“I was driving 70 miles every Saturday to go see my horse,” Rhodes says. “I was trying my best to stay in the life.”

Rhodes soon entered her first competitions doing ranch sorting and barrel racing on her Arabian quarter horse named Cha Cha. Getting to finally display her hard work before a crowd was a thrill, but Rhodes does recall an early sense of loneliness when she first entered the arena.

“Watching TV and looking at these girls — none of these girls looked like me,” she says in the “Young Black Equestrians” interview. “When I go out to my competitions, a lot of the time I am the only African American there … you do have that slight feeling of being alone.”

The feeling of standing out because of her skin color has only fueled Rhodes’ desire to become a better rider. After a hot and grueling three-hour-long training session, Rhodes sits at a wooden picnic bench in the shade with perfect posture, her long braids cascading over her toned shoulders, while she scrolls through her phone analyzing video of her riding form in recent competitions. She exudes a quiet strength as she talks about managing her perfectionist tendencies — typical of dedicated athletes — and explains the importance of having a network of black cowgirls to provide emotional and mental support.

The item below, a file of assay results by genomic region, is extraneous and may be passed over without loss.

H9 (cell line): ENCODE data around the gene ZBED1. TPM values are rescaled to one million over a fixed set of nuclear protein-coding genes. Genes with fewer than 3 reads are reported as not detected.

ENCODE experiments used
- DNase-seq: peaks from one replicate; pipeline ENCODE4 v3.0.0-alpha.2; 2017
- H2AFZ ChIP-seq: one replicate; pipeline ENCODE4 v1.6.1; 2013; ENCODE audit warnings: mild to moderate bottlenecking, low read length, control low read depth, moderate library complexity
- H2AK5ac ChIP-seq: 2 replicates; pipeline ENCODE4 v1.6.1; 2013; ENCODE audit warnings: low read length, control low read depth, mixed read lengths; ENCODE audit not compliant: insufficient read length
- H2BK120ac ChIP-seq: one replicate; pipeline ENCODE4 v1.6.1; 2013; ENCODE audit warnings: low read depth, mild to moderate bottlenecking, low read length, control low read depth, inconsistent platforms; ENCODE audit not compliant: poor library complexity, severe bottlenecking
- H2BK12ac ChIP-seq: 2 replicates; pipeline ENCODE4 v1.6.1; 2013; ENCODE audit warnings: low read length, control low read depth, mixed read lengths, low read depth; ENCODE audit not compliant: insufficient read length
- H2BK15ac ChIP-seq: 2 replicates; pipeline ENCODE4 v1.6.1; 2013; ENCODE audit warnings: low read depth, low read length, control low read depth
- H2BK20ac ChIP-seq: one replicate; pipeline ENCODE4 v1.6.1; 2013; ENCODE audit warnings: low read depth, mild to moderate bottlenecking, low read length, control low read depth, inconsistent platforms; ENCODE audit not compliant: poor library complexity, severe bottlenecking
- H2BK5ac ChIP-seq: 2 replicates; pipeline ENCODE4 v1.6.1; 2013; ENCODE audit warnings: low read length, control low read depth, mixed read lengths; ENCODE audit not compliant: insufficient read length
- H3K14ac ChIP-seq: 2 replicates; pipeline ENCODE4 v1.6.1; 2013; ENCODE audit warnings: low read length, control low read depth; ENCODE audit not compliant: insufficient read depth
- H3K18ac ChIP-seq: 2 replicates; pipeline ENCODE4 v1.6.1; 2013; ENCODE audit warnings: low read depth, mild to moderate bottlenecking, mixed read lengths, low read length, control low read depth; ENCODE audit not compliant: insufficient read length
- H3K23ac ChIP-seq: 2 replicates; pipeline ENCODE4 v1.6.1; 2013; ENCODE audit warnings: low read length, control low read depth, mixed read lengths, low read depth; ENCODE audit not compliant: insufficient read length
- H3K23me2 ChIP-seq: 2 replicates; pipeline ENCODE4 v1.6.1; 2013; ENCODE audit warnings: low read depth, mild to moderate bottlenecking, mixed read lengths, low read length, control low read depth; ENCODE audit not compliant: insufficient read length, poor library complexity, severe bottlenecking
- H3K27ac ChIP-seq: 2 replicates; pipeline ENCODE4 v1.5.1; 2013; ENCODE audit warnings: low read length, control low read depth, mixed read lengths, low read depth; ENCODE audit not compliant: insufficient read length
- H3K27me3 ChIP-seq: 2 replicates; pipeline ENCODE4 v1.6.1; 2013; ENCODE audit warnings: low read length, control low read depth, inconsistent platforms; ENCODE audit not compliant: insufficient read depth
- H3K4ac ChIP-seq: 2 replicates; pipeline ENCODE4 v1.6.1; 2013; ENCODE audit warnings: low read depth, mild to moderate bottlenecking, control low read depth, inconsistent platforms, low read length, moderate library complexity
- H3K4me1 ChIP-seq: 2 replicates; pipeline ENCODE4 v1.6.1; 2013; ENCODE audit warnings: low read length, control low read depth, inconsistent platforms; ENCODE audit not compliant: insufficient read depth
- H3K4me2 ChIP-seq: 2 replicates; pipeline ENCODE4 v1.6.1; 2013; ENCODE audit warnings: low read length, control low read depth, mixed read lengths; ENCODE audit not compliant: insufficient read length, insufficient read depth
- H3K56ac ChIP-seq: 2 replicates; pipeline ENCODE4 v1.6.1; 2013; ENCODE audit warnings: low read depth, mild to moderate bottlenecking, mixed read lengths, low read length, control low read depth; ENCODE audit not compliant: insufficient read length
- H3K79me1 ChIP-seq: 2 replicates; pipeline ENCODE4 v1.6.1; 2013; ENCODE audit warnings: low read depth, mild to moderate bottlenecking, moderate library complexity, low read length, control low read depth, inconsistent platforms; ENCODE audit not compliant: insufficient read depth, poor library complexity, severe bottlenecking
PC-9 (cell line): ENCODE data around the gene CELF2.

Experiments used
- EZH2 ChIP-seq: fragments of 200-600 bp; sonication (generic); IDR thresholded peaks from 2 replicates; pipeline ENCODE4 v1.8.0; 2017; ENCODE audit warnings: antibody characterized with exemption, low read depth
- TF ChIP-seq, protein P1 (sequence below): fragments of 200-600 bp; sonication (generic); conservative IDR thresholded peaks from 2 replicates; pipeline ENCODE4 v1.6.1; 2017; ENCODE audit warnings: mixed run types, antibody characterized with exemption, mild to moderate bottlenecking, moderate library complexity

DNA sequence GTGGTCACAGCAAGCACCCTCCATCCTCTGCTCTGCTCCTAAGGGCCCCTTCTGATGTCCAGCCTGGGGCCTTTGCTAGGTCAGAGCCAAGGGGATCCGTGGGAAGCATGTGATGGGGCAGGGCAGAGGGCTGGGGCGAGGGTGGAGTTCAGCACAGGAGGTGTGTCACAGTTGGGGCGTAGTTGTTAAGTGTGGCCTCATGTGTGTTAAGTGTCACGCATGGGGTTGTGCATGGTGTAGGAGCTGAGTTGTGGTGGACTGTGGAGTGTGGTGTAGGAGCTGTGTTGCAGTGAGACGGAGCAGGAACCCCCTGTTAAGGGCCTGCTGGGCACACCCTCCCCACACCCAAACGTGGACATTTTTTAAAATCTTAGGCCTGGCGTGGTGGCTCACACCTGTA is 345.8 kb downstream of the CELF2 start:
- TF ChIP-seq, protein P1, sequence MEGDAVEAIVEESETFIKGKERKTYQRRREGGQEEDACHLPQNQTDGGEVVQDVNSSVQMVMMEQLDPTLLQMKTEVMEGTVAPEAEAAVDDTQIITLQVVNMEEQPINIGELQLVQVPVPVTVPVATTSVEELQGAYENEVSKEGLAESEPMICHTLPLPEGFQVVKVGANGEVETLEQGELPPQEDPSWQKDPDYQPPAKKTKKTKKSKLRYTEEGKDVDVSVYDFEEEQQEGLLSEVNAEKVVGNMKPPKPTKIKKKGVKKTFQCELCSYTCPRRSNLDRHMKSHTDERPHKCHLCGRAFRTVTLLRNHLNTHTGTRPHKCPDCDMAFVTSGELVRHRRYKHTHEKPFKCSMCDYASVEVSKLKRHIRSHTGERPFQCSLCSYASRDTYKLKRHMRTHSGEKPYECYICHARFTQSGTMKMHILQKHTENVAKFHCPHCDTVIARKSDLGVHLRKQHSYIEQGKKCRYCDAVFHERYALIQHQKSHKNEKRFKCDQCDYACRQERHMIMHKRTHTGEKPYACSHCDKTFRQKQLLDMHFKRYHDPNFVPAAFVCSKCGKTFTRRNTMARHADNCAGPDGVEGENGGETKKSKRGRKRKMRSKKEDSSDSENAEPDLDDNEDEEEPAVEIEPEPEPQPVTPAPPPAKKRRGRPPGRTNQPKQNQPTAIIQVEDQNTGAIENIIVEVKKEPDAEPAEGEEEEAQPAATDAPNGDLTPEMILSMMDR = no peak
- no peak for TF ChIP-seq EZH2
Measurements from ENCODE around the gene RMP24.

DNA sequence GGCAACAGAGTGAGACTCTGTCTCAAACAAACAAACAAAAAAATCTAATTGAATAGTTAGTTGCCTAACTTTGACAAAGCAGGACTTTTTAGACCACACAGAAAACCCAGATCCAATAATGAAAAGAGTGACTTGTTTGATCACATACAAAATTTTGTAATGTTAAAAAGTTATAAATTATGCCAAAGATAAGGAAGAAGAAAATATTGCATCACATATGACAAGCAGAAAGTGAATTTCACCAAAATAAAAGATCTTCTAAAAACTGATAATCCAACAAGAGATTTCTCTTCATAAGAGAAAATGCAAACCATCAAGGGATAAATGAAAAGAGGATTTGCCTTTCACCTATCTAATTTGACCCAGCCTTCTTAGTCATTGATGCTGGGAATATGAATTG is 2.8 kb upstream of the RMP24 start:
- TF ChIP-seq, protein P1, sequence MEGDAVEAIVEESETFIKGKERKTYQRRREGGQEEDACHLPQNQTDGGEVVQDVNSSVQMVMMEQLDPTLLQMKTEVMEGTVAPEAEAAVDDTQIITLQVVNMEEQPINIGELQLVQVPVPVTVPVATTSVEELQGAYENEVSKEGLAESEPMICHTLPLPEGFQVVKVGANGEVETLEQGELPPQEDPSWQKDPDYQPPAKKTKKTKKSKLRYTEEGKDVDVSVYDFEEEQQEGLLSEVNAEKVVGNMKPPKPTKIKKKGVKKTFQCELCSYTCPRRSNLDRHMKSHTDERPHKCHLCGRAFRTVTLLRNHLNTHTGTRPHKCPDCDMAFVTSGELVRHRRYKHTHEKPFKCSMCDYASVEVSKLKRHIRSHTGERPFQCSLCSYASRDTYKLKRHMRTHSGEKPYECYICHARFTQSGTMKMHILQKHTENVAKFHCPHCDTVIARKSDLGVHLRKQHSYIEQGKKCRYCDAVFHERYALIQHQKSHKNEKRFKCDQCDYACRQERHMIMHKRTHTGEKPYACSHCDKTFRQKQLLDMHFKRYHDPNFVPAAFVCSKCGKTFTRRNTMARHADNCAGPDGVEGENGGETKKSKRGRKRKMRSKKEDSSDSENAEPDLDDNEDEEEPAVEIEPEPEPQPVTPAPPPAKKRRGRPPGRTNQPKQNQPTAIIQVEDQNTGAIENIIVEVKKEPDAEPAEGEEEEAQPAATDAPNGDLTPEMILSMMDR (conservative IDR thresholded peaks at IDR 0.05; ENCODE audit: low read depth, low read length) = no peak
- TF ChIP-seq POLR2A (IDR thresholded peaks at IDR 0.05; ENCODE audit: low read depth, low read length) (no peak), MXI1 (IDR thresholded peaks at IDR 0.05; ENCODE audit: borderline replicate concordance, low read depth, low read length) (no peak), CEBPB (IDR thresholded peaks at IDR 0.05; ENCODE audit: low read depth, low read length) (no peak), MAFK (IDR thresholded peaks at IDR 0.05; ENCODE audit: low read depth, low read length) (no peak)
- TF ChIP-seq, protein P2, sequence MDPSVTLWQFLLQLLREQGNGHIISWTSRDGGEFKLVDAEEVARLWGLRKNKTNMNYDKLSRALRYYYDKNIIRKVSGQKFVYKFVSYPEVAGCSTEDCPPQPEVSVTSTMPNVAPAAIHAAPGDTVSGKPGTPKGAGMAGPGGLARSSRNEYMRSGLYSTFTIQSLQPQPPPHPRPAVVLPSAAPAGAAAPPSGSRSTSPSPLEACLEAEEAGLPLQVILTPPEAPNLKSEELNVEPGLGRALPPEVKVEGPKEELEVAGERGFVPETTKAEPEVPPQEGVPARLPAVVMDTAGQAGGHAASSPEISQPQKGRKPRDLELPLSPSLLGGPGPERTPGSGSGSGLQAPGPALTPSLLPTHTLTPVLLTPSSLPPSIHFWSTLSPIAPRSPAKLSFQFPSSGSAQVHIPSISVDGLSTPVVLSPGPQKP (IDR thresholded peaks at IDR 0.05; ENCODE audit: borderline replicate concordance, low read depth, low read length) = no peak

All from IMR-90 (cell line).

Chanel Rhodes and her brown-and-white spotted Tobiano, Lady. Photo by Amanda Lopez.

“We keep each other encouraged,” Rhodes says. “We message each other. We call each other. We just keep those connections because, at the end of the day, those are the ones who really understand what it’s like to be in this sport and wear this skin.”

Rhodes now calls the Mountain View Farms stables at the Anaheim Equestrian Center her home and is currently expanding her skillset with English riding hunter/jumper lessons under the direction of trainer Jasmine Wheatley. Over the years she’s amassed an impressive collection of rodeo rosette ribbons which decorate an entire wall panel above her kitchen where she has neatly organized them for display.